That wouldn’t matter if non-voters weren’t pursued by the authorities. But after every election the AEC sends these enrolled non-voters a please-explain letter. As the commission explains in its submission to the parliamentary inquiry into the 2016 election:
[If] the elector has not provided valid and sufficient reason for not voting, the elector is required to pay an administrative penalty of $20. In cases where neither a response to the notice or payment is received by the due date, the matter may be referred to court. In these cases, the individual is liable to pay a maximum fine of $180 (plus court costs), and a criminal conviction may be recorded against them.
The AEC sent 969,586 of these non-voter letters last year. To describe this as a record doesn’t do it justice: it represented a 46 per cent increase over 2013. The AEC wrote that this “flows on from the lower overall voter turnout for the 2016 federal election.” But, as we know, turnout was not lower as a proportion of eligible voters, just of those enrolled.
In net terms, more than a third – around 38 per cent – of the people who were added to the electoral roll from 2013 to 2016 stayed at home. It should not surprise us that the closer the roll gets to 100 per cent (it will never get quite there), the smaller the proportion of the freshly enrolled who will exercise their obligation to vote. This “high-hanging fruit” will include many who don’t know they’re enrolled, don’t read AEC letters, can’t read or can’t read English, are estranged from mainstream society, have an ideological objection to being dragooned to the ballot box, don’t know what an election is, are mad, bad or live in a cave, or all of the above.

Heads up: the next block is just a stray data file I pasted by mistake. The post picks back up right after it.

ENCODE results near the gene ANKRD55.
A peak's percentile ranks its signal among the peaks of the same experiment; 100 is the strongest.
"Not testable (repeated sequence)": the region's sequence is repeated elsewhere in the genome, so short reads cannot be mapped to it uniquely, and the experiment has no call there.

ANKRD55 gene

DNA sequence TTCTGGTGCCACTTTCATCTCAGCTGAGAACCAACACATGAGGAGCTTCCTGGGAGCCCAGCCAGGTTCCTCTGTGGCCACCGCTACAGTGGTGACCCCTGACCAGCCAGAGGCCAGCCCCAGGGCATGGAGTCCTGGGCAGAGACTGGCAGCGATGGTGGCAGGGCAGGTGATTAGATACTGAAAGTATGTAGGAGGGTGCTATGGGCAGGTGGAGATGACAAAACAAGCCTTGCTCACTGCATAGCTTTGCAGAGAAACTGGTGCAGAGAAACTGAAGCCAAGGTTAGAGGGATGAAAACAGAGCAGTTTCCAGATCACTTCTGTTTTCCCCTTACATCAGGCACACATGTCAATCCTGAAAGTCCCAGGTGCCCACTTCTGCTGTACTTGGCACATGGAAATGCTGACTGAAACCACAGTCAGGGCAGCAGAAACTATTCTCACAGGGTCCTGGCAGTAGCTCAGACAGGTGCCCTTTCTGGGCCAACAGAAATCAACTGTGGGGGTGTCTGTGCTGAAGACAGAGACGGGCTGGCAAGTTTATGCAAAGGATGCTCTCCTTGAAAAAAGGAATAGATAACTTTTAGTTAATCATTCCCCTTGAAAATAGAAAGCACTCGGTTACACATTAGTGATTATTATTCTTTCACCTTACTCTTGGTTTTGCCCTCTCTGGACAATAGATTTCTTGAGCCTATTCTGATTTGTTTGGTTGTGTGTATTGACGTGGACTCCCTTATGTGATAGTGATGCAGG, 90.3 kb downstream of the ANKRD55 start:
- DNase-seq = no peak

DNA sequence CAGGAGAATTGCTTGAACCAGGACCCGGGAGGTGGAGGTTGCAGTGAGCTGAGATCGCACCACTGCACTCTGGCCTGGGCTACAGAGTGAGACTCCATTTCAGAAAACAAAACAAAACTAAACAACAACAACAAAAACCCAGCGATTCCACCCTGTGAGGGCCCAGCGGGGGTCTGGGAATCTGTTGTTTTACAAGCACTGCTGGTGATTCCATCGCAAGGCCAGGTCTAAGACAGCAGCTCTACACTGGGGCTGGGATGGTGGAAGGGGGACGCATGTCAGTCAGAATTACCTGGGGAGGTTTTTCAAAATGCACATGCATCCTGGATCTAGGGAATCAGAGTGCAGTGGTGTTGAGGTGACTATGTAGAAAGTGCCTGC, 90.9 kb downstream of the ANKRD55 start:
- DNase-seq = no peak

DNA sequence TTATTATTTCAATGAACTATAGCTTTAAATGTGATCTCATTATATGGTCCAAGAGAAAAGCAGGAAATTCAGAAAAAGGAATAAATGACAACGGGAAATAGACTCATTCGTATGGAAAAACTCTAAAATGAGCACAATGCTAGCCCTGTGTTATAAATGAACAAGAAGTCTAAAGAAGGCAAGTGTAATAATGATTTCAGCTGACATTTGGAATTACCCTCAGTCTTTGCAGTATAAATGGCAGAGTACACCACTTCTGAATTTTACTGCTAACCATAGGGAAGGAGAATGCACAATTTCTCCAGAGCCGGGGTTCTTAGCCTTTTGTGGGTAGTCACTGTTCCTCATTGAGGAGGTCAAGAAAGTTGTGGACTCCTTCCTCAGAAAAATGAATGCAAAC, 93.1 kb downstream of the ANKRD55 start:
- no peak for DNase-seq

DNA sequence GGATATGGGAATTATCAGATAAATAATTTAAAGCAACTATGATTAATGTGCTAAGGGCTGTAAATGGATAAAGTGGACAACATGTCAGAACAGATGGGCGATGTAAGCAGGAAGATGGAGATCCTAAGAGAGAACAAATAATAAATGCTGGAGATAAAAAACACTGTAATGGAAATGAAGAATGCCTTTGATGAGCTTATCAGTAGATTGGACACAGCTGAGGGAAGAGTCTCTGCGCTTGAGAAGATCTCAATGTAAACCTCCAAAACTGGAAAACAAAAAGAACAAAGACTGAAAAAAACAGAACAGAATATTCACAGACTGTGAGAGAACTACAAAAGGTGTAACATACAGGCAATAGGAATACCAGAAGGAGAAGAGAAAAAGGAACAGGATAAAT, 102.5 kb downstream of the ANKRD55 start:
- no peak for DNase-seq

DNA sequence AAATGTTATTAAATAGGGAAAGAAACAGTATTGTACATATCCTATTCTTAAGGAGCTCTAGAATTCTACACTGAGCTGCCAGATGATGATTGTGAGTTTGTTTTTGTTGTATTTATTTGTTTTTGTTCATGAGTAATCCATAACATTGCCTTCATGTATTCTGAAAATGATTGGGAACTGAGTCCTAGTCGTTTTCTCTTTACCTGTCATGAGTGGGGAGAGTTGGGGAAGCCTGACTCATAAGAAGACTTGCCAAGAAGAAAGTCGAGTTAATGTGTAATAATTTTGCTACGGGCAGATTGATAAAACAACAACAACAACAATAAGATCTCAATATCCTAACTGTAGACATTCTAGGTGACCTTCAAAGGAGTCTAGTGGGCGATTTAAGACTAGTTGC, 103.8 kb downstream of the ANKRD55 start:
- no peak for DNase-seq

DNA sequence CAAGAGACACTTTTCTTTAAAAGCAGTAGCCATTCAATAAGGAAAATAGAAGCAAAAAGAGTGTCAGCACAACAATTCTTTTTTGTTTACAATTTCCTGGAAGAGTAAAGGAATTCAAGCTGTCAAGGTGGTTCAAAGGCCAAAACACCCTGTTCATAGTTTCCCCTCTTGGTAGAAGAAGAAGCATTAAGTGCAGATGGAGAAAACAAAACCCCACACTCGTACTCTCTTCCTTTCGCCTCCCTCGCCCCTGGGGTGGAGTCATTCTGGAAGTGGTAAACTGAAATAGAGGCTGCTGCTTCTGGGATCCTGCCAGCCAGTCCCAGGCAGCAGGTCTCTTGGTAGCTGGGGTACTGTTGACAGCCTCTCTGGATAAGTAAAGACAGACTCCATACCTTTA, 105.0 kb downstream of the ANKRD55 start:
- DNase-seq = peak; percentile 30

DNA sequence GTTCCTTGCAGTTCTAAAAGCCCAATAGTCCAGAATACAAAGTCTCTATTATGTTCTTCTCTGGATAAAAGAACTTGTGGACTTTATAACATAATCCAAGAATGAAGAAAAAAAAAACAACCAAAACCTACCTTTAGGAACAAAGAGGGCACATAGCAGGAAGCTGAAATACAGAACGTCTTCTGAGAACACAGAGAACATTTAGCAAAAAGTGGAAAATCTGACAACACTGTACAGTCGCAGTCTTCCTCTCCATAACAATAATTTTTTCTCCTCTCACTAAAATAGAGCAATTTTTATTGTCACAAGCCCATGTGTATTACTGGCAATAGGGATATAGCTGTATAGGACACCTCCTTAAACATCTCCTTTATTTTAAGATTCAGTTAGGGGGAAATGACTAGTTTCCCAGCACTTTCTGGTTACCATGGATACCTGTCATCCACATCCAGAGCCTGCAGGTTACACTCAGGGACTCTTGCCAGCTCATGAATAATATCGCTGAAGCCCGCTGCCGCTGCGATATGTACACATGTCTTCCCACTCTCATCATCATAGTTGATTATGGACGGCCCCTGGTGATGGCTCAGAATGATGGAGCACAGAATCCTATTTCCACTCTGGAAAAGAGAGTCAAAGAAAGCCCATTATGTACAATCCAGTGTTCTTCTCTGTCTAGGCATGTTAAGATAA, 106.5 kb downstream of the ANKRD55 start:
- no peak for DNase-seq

These people are also relatively likely to ignore those “please explain” letters.
The AEC’s submission noted that the 2016 leap in non-voting letters “has cost and workload implications for the AEC around mailing, assessment, and prosecution processes.” It will also clog up the courts. But of greatest concern is all those hundreds of thousands of Australians affected, disproportionately with low incomes. (For example, Indigenous Australians are overrepresented among both non-enrolled and non-voting enrolled.)
Why is Australia one of the small handful of advanced democracies to force its resident citizens to register a (formal or informal) vote? Compulsion was introduced for Commonwealth elections in 1924 (in Queensland, the first state to bring it in, 1915) predominantly to address the low turnout levels that had followed the replacement of first-past-the-post with preferential voting in 1918. (Compulsory enrolment arrived in 1912.)